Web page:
boat paddle ukuleles

Saturday, February 26, 2011


The Dallas "B" George Formby banjo ukulele.  These little banjo ukes are underated.  They feature a 7" head, rim mounted flange and wooden resonator.  I first became interested in trying one of these when I heard it on Matthew Richards' excellent video comparison of four different banjo ukuleles.
It's the second uke he reviews and it had a very distinctive brilliant tone that I haven't heard very often on banjo ukes. It's rather bright in the best sense of the word and I was interested in the carrying power of it.  It took a few months to find one and when I did I wasn't disappointed.  Actually I was surprised that not only does it have that sound in the lower position chords, the high positions have excellent sustain and intonation.
If you look at the features of the Dallas B more closely it almost defies the norm in construction.  The flange has no venting and the sound is almost trapped completely within the resonator.  The rim is possibly the thinnest I've ever seen on banjos made later than about 1925 and it has only 8 hooks for a 7" head.

  I'm going to guess that part of the reason these have such a big full sound is that they possess one of those magical sets of dimensions where the acoustical  properties line up and the proportions are exactly what they need to be to produce a great sound.

 I also suspect that the tension ring, which is quite unique on the Dallas Ukes, has a great deal to contribute.  If you were to cut a cross section of it, it would seem like an "L" and the flesh hoop is concealed inside of it, giving it a clean profile.  Also the tension ring is notched to  keep the J hooks spaced evenly around it.  The tension ring is quite heavy and I suspect that it is cast brass.  Banjo makers often cite the tension ring as a critical aspect in the tone they achieve since the vibration of the vellum can either be absorbed or reflected by the density and design of the it.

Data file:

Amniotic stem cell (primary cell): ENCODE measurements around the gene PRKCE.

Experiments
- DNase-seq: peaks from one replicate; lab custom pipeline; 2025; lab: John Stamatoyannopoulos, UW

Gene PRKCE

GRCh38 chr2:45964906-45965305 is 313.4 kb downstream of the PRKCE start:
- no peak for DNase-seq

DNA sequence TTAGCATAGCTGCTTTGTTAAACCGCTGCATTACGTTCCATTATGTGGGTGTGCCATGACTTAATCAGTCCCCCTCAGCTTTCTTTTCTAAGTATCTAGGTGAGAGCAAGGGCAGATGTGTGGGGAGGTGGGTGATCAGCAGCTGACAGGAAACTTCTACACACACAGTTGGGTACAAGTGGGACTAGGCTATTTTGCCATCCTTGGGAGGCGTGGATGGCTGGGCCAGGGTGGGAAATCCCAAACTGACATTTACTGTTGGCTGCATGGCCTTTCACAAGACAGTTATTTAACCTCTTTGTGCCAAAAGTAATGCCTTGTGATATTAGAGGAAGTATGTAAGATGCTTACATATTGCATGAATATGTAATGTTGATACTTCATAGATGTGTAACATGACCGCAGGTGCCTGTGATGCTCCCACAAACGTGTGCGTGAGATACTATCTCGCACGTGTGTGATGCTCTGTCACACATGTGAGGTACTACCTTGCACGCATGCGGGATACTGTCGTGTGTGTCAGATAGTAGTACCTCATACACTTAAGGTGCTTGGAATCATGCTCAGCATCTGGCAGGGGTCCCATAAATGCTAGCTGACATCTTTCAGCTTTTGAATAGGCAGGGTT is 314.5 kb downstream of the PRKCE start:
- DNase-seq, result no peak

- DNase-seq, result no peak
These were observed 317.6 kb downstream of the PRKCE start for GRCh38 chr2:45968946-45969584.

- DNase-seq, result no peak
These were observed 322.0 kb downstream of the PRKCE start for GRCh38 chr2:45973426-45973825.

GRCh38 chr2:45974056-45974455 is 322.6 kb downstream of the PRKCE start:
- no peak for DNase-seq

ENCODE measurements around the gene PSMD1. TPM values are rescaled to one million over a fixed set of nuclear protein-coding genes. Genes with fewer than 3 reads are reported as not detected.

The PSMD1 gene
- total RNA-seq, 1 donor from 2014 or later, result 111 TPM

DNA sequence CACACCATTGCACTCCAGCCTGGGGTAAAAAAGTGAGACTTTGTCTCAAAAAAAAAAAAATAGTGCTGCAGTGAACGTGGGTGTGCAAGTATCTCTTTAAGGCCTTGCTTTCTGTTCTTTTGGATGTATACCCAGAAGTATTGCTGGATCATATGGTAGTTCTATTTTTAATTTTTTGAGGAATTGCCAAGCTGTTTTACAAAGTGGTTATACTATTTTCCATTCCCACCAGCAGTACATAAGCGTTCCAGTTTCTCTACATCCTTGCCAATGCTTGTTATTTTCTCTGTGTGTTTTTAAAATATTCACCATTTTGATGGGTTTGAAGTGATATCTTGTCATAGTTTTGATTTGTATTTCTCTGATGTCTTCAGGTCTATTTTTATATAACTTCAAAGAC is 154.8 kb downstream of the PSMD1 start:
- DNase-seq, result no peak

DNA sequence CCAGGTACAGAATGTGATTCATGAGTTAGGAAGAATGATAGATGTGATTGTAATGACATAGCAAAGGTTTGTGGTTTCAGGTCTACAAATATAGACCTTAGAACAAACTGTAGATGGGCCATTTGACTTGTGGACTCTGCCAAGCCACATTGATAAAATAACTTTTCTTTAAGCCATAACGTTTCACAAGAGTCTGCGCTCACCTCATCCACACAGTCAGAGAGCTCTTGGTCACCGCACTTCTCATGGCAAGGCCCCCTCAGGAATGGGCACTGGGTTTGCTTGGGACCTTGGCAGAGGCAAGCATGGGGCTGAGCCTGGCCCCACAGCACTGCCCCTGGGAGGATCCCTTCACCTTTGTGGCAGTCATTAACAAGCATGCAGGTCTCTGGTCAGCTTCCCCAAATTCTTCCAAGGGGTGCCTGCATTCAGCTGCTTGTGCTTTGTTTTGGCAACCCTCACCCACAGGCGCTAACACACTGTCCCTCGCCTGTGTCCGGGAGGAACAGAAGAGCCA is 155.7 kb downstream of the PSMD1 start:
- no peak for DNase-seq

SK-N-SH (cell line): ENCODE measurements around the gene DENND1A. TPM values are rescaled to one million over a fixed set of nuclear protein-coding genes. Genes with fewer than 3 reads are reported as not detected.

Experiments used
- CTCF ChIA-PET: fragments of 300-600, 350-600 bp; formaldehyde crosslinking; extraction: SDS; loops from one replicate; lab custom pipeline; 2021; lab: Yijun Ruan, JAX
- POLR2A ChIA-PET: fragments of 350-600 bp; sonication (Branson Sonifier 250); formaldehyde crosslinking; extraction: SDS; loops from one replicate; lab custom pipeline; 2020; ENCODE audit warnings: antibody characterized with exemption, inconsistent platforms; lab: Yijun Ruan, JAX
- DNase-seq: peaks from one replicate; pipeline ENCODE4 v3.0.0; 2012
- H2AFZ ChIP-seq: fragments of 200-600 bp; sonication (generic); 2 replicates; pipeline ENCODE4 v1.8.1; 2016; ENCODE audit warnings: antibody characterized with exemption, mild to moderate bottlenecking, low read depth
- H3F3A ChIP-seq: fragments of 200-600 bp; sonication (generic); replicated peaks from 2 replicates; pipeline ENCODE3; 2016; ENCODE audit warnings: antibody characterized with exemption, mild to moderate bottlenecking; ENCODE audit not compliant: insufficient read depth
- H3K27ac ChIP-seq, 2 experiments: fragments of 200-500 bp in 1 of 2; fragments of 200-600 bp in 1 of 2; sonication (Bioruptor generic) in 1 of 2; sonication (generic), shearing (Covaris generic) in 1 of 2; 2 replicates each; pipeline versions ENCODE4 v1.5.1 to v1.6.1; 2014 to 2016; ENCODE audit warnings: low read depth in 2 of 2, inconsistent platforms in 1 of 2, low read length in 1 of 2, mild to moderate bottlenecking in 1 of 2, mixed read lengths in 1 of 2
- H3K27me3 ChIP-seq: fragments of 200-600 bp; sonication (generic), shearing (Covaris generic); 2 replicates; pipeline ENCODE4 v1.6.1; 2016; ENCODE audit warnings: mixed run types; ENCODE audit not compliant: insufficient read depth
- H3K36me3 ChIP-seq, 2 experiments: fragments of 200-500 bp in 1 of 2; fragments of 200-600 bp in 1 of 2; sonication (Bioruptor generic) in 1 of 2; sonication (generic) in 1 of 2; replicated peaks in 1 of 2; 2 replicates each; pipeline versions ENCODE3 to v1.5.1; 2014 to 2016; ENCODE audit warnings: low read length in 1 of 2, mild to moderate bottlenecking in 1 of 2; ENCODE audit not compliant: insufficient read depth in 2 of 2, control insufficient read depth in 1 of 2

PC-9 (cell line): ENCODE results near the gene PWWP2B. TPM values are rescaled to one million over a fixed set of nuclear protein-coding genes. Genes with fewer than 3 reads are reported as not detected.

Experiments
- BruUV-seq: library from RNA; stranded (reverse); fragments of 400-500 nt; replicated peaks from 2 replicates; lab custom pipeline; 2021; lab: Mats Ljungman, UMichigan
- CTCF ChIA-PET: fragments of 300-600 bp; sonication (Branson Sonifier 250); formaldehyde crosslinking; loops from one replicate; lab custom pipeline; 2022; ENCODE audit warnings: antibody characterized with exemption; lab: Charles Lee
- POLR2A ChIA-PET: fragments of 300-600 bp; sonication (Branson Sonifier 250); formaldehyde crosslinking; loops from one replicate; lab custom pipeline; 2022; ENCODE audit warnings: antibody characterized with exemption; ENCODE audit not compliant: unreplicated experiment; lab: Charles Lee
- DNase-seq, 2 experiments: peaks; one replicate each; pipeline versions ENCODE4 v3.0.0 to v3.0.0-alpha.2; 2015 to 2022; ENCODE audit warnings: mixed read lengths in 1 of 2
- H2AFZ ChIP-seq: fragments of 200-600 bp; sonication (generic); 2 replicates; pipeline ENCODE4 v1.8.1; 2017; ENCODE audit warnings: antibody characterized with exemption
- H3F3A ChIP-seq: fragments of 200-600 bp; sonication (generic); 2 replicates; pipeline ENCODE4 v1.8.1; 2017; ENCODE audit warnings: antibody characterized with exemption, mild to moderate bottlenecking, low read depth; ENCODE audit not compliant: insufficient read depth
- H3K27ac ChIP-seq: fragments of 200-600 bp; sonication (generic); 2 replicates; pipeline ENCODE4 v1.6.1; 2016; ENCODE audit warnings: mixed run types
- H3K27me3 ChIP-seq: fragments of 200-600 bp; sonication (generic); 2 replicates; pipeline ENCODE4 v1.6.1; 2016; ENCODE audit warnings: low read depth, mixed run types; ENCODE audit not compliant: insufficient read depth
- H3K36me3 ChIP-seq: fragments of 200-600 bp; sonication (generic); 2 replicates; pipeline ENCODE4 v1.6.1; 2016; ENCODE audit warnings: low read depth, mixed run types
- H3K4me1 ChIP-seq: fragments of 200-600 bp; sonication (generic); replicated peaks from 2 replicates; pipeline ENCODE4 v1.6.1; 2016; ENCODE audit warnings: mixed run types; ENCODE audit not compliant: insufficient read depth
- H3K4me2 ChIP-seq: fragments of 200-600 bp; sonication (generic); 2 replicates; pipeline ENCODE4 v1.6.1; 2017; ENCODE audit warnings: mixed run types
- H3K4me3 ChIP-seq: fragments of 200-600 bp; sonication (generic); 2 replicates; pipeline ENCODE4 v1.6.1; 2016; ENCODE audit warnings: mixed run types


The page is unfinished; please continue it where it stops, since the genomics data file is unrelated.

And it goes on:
I was glad to find a sample with the original vellum and hardware mainly because I wanted to be sure that it would possess the tone I was after.  It's probably a bit thinner vellum than many have but not too thin, and I think these ukes would sound great with anything but a thick vellum unless you were trying to mellow out the tone of this model.  I've never been able to compare but would suspect that the signature is a rubber stamp.

You might have noticed the "ring rash" on the back of the neck and I'm not going to refinish it.  In general I would say that the finish is probably not up to the usual standard on the higher models of the Dallas Ukes, but it has that mahogany color that so much of the furniture influenced by the British Empire had.  It came with Nylgut strings and I will probably leave them installed since they lean towards a strident quality that I wanted this uke to have.


                                                        all photos copywritten by Lucia Loiso    lucialoiso.com

Thursday, February 24, 2011

video
By request another video of the Avalon Banjo Ukulele.  I was able to get my video camera to work and here is a little "Five Foot Two"  It has a medium/high bridge (for me) and will include a lower "Formby" style bridge and a set of my new formula strings at no extra charge.  Also, as stated in the questions, I will include a nice padded gig bag.  Good luck bidding!!